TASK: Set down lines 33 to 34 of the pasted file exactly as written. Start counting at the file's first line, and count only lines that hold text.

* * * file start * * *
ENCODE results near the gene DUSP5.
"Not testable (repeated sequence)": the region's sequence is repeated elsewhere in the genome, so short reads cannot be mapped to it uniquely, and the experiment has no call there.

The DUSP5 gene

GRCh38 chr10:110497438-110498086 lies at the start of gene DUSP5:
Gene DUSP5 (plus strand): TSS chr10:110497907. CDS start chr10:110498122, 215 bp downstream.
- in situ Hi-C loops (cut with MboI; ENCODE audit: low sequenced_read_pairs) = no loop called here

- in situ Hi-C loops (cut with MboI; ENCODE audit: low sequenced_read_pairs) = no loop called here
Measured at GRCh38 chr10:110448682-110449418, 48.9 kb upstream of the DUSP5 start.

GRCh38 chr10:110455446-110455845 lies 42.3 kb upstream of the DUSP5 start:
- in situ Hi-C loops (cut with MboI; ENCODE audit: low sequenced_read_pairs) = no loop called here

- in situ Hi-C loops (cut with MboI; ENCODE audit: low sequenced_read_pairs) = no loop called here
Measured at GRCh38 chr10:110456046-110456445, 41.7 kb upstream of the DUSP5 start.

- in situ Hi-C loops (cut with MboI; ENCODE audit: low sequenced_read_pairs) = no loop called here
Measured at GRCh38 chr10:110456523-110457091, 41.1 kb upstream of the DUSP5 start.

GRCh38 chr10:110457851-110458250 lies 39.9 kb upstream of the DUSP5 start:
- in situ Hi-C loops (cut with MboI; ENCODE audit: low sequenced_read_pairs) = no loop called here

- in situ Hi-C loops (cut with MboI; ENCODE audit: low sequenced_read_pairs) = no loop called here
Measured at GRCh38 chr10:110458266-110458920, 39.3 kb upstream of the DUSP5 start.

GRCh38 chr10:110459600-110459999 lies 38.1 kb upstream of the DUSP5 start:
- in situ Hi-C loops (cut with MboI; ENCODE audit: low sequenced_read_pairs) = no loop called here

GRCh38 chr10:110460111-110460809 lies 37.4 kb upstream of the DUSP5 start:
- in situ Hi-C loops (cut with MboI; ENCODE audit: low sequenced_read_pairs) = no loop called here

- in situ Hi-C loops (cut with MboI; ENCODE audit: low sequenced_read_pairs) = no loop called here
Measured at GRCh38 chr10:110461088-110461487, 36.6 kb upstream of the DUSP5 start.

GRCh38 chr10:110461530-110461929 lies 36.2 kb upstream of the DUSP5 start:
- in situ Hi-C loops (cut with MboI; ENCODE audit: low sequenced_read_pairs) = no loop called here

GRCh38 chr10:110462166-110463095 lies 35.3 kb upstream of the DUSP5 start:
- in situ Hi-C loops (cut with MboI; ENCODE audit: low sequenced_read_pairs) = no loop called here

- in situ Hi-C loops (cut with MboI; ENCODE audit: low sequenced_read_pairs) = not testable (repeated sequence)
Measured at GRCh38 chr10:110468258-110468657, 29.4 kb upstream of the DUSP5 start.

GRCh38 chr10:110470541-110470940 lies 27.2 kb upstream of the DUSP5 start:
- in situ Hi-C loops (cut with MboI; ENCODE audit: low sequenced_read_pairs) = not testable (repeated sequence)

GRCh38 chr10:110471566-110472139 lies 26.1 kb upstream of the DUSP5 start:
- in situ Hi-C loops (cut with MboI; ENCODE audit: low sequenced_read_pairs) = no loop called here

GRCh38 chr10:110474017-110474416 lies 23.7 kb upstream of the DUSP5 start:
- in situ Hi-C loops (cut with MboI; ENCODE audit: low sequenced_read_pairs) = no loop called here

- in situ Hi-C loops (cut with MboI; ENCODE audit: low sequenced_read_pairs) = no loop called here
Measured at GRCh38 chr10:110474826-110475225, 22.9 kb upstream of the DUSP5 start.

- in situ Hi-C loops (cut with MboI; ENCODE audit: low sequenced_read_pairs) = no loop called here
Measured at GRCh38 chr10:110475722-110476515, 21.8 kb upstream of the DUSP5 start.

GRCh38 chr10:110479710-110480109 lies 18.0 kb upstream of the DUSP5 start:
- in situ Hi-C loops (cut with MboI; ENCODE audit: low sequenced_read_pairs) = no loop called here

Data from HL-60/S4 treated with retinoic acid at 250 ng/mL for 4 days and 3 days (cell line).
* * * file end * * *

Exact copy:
GRCh38 chr10:110471566-110472139 lies 26.1 kb upstream of the DUSP5 start:
- in situ Hi-C loops (cut with MboI; ENCODE audit: low sequenced_read_pairs) = no loop called here